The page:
In Spiritual Marketplace sociologist Wade Clark Roof analyzes what he calls the spiritual "quest culture" that has developed among the baby boomer generation. The book follows up on people Roof interviewed for his earlier work, A Generation of Seekers (CH, Oct'93). Roof begins by introducing five individuals whose life histories exemplify "reflexive spirituality" or "quest culture." He argues that boomers generally feel alienated from institutional or organized religion and prefer to construct eclectic spiritual identities and new forms of community. After examining the social trends that gave rise to the quest culture, he goes on to explore how religions have become products to be marketed to the broader culture, using new rhetorical discourses and new symbolic frameworks. Within this quest culture Roof finds boomers fitting into five subcultures: Born-again Christians, Mainstream Believers, Metaphysical Believers and Seekers, Dogmatists, and Secularists. He then examines the impact of family structure on these subcultures and their impact on the public sphere as new moral visions emerge. Roof writes in a jargon-free, accessible style, often lucidly summarizing (and challenging) the arguments of other sociologists and cultural observers. Recommended for undergraduates, graduates, and faculty. C. R. Piar; California State University, Long Beach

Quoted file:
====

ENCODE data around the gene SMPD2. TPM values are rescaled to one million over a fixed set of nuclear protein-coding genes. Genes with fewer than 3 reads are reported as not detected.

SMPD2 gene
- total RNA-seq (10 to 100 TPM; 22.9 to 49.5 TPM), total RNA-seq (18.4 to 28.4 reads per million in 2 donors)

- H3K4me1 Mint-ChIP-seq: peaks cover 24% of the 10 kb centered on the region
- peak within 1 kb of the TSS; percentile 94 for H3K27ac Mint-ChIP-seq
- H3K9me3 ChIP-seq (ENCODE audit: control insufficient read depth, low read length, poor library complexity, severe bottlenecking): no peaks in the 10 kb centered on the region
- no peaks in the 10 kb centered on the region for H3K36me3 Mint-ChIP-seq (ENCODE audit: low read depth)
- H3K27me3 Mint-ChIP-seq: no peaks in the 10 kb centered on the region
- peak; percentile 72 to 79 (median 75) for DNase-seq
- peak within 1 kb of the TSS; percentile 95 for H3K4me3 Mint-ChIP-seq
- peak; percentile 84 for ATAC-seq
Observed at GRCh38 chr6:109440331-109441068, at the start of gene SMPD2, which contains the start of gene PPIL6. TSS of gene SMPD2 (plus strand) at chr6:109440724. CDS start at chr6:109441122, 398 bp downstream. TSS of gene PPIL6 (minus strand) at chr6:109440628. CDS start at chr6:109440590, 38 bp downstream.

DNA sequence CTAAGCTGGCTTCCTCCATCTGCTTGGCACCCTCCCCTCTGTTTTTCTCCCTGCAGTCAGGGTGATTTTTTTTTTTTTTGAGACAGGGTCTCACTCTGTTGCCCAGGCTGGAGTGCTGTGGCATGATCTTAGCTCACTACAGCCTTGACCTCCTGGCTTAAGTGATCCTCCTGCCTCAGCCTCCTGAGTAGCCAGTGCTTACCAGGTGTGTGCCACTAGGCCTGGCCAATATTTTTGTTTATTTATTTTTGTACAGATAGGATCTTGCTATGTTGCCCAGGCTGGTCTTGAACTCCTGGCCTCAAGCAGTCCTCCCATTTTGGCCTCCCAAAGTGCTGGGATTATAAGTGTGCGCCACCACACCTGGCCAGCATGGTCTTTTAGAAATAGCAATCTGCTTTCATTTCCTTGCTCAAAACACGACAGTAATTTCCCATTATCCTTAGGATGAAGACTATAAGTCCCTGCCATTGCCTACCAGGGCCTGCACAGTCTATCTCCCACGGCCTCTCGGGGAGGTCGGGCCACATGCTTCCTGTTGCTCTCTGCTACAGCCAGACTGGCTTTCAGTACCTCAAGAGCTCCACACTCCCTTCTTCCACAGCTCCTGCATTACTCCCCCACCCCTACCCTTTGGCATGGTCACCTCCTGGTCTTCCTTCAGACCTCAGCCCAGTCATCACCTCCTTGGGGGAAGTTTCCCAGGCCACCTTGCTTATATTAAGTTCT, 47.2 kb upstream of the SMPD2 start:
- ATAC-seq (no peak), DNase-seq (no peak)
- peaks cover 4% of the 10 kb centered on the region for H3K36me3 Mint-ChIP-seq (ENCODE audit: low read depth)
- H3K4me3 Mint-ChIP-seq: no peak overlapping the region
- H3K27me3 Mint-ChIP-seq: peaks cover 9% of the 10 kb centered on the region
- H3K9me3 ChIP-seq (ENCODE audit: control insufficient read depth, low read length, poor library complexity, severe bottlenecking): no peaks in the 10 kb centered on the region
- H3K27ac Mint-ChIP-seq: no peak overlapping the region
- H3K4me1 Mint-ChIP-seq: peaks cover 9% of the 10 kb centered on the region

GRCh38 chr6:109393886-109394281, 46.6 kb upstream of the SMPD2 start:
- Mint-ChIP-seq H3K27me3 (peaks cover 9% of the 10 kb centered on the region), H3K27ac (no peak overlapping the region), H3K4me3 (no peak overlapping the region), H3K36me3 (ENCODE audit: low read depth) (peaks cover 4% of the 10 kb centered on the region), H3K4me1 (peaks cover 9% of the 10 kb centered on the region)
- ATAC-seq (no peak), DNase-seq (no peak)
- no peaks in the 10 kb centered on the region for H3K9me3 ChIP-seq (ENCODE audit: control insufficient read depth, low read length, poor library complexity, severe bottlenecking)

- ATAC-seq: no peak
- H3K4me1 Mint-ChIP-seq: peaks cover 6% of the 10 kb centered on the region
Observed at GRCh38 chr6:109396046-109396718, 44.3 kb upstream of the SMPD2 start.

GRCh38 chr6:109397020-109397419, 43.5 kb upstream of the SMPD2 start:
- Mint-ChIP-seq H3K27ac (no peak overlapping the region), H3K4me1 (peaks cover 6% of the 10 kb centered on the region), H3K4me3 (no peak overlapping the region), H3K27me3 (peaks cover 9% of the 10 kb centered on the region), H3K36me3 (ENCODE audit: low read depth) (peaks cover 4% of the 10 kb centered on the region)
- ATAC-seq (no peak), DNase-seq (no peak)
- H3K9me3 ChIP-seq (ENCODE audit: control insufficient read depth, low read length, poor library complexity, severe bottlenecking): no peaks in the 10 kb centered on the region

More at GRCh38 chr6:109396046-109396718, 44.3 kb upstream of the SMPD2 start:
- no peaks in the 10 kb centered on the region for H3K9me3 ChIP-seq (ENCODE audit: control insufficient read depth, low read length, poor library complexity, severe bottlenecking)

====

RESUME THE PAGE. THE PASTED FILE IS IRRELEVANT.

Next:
Table of Contents

Acknowledgmentsp. ix
Introduction: On Maps and Terrainsp. 3
Chapter 1 Varieties of Spiritual Questp. 16
Chapter 2 The Making of a Quest Culturep. 46
Chapter 3 Spiritual Marketplacep. 77
Chapter 4 On Being Fluid and Groundedp. 111
Chapter 5 A Quest for What?p. 145
Chapter 6 Redrawing the Boundariesp. 180
Chapter 7 Realigning Family and Religionp. 217
Chapter 8 Moral Vision and Valuesp. 254
Conclusion: "Whirl Is King, Having Driven Out Zeus"p. 294
Appendix Methodologyp. 315
Notesp. 325
Indexp. 361